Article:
John Lewis Partnership revealed it would pay all staff a one-off cost-of-living support payment as part of a £45 million investment into helping its partners out during these straitened times.
As much as such a move should be applauded, the cynics among us have suggested that the payment may be in lieu of a bonus this year as the group also unveiled a £99m loss for its first half.
Dame Sharon White didn’t shy away from this. “We will need a substantial strengthening of performance, beyond what we usually achieve in the second half, to generate sufficient profit to share a Partnership Bonus with Partners,” she admits
But can John Lewis Partnership deliver a Christmas good enough to give partners a much-needed present come March?
A memorable and affordable Christmas
White insists it has “some very, very strong foundations” going into peak and says that “both brands are really set up for a memorable and an affordable Christmas this year”.
It is helped by some macro factors. For one, White thinks that new prime minister Liz Truss’ energy price cap, which should freeze bills at an average of £2,500 for two years, could have a “game-changing” effect on consumer sentiment.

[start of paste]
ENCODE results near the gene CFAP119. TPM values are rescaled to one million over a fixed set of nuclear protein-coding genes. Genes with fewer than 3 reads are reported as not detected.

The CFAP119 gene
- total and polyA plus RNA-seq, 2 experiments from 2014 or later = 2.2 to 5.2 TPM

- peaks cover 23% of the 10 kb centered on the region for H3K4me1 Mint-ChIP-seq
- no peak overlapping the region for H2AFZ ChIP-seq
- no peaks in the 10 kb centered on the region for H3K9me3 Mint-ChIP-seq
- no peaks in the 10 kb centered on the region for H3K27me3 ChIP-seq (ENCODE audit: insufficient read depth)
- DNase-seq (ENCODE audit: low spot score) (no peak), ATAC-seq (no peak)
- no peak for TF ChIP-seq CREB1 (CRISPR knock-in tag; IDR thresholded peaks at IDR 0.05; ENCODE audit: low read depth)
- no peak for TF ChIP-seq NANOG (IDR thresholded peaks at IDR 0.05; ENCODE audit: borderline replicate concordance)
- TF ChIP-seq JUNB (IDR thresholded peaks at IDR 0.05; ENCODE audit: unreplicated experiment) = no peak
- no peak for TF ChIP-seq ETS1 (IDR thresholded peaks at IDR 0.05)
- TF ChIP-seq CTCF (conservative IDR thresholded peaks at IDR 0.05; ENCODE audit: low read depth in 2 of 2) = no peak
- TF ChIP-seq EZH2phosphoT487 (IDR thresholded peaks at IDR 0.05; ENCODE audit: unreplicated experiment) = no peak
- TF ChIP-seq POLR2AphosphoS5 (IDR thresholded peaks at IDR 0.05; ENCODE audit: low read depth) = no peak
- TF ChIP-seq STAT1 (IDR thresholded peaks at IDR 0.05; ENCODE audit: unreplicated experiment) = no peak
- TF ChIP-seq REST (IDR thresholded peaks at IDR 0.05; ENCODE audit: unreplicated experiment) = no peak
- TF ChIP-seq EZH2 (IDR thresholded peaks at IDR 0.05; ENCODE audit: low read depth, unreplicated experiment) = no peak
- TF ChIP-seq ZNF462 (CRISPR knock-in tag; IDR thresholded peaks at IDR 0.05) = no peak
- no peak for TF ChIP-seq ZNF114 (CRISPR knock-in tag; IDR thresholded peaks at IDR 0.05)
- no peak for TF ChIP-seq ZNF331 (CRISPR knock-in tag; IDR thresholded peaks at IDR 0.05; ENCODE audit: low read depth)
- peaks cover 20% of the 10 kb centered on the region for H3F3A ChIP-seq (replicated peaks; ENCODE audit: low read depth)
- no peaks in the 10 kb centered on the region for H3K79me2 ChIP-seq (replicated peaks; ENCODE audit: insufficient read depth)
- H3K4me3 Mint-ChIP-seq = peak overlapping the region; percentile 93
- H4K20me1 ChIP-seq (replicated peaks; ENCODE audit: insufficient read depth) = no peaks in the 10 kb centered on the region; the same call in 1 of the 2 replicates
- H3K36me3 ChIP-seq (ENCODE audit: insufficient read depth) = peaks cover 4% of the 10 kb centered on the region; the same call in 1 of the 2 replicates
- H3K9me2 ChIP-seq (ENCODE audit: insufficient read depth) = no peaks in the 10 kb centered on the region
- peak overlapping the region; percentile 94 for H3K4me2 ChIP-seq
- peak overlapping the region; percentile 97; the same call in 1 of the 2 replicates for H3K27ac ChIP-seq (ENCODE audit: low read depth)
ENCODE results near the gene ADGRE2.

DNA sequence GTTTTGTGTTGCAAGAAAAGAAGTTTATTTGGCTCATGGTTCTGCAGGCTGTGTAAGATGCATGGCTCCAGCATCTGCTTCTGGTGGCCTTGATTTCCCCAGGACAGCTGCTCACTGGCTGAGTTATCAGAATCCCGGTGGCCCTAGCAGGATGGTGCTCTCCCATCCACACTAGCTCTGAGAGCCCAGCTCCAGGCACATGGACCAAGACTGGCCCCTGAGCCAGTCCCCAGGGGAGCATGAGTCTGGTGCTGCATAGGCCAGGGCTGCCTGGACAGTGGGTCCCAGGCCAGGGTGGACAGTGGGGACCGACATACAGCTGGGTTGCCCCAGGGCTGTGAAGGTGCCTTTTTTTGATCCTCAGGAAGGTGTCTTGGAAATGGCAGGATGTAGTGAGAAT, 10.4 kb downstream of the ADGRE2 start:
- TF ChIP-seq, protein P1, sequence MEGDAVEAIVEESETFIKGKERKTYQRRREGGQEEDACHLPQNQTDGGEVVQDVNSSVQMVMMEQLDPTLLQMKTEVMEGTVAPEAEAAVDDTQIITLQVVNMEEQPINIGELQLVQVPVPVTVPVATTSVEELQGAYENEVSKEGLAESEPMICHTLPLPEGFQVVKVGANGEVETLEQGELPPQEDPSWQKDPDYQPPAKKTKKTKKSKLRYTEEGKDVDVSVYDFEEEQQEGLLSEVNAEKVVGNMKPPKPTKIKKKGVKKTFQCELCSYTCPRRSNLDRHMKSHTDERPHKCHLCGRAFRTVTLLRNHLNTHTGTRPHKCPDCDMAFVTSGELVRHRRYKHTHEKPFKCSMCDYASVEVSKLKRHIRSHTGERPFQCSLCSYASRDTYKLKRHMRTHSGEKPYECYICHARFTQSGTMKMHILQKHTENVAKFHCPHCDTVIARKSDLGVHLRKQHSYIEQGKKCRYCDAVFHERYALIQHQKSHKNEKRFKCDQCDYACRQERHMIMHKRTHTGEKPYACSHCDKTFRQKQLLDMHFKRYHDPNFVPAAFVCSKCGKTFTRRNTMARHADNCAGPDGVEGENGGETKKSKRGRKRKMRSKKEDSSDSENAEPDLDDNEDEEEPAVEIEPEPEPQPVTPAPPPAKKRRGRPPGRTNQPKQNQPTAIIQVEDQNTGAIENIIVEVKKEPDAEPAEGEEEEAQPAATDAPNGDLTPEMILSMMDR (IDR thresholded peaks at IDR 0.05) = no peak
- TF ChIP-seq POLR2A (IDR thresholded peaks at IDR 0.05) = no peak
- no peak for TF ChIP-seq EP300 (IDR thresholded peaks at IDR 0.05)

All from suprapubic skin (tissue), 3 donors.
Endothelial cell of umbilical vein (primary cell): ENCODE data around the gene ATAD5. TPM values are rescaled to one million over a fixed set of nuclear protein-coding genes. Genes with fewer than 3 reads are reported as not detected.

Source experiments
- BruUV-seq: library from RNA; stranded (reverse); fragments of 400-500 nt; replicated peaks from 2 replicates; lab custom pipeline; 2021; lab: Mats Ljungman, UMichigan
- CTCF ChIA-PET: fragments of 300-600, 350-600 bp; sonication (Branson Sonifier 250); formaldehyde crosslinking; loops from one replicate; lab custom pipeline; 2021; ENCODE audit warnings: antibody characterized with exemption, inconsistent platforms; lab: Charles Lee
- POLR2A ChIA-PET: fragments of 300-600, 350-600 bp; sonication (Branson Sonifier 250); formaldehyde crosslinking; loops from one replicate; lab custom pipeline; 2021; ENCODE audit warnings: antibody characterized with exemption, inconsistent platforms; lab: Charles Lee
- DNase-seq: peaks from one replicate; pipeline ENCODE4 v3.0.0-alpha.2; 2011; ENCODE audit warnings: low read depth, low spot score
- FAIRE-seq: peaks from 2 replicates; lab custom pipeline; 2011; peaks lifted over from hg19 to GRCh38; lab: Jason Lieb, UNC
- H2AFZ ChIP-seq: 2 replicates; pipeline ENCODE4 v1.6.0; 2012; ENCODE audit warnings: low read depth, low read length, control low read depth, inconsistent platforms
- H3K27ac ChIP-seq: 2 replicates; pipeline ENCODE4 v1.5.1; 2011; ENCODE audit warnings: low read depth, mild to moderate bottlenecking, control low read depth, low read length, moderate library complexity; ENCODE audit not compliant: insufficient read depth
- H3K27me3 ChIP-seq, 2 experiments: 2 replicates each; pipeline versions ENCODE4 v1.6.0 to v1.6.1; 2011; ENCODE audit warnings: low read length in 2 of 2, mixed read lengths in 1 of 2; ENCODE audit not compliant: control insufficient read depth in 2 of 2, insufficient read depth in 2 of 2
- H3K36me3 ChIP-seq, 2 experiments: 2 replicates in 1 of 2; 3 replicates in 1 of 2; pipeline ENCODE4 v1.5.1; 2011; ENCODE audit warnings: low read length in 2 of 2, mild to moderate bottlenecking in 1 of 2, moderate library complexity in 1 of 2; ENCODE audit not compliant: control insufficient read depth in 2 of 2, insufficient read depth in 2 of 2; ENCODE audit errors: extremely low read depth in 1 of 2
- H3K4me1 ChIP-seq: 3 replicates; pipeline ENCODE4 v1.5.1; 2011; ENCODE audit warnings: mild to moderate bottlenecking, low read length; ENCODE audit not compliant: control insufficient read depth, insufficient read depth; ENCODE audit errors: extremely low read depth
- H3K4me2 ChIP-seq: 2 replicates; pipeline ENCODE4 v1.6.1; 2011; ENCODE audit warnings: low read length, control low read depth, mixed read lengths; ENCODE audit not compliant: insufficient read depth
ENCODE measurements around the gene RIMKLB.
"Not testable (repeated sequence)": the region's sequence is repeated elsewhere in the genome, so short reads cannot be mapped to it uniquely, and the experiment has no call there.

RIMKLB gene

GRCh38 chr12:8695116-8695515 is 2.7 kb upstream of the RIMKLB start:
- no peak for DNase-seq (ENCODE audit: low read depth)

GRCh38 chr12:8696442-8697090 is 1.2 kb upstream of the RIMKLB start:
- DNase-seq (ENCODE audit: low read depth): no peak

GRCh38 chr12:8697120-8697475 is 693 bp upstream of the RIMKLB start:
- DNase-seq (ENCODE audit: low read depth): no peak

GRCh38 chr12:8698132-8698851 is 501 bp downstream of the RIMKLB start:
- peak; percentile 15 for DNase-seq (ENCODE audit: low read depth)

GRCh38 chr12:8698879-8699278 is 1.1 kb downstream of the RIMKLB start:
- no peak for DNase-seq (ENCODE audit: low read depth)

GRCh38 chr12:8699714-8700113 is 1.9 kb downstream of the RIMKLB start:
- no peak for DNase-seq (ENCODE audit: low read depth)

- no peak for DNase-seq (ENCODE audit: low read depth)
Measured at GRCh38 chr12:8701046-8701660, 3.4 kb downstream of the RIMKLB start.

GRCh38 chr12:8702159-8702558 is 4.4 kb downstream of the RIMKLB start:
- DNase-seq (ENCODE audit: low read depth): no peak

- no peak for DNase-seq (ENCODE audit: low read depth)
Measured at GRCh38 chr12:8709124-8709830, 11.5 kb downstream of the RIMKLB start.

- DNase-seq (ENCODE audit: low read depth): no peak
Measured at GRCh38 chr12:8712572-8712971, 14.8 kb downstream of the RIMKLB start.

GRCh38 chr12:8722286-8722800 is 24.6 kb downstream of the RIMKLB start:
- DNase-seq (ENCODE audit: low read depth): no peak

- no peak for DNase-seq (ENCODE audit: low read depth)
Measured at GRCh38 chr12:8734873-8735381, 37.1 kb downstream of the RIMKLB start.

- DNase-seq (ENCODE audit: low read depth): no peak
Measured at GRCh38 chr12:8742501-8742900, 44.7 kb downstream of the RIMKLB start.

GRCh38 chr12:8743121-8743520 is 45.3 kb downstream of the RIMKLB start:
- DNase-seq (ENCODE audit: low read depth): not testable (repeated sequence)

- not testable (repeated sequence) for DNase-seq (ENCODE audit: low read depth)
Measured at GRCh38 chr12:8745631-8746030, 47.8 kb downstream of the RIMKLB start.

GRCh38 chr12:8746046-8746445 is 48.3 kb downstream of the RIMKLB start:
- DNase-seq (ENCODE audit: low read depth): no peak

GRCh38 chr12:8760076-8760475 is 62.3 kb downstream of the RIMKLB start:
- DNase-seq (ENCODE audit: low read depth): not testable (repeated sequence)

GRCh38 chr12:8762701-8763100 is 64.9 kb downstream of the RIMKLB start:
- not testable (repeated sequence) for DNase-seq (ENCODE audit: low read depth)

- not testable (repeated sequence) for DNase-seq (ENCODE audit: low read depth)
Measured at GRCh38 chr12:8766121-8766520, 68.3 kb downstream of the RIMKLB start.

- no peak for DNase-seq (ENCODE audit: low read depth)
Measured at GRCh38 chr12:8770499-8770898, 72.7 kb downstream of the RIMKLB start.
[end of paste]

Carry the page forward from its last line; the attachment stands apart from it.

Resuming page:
“The biggest drag on consumer sentiment ahead of the government’s intervention on energy prices has been energy bills. A two year freeze and the cap, I would expect to have quite a profound impact,” says White.
However, White is under no illusion that the customer will still be finding life hard and says it will “lean into value in an even more significant way”.
“We will be really focused on affordability without letting go of the quality and service that customers expect from the brands,” she says.
There are other reasons to be positive about Christmas. White also points out that this year looks set to be the first “uninterrupted” Christmas since 2019 as Covid appears to be easing off.
That also means that the supply chain disruption that Covid stimulated has also eased. John Lewis boss Pippa Wicks points out that in the run up to last Christmas China and Vietnam effectively closed down due to the virus, which led to stock shortages across retail.
However, this year John Lewis is prepared. Wicks says it has 15% more Black Friday stock and 12% more Christmas stock and that 85% of the products it aims to sell are already in the country.
Another potential filip is the timing of the World Cup, which falls between November 21 and December 18, which could lead to a jump in people snapping up new TVs as well as booze and food for those getting people over to watch big matches.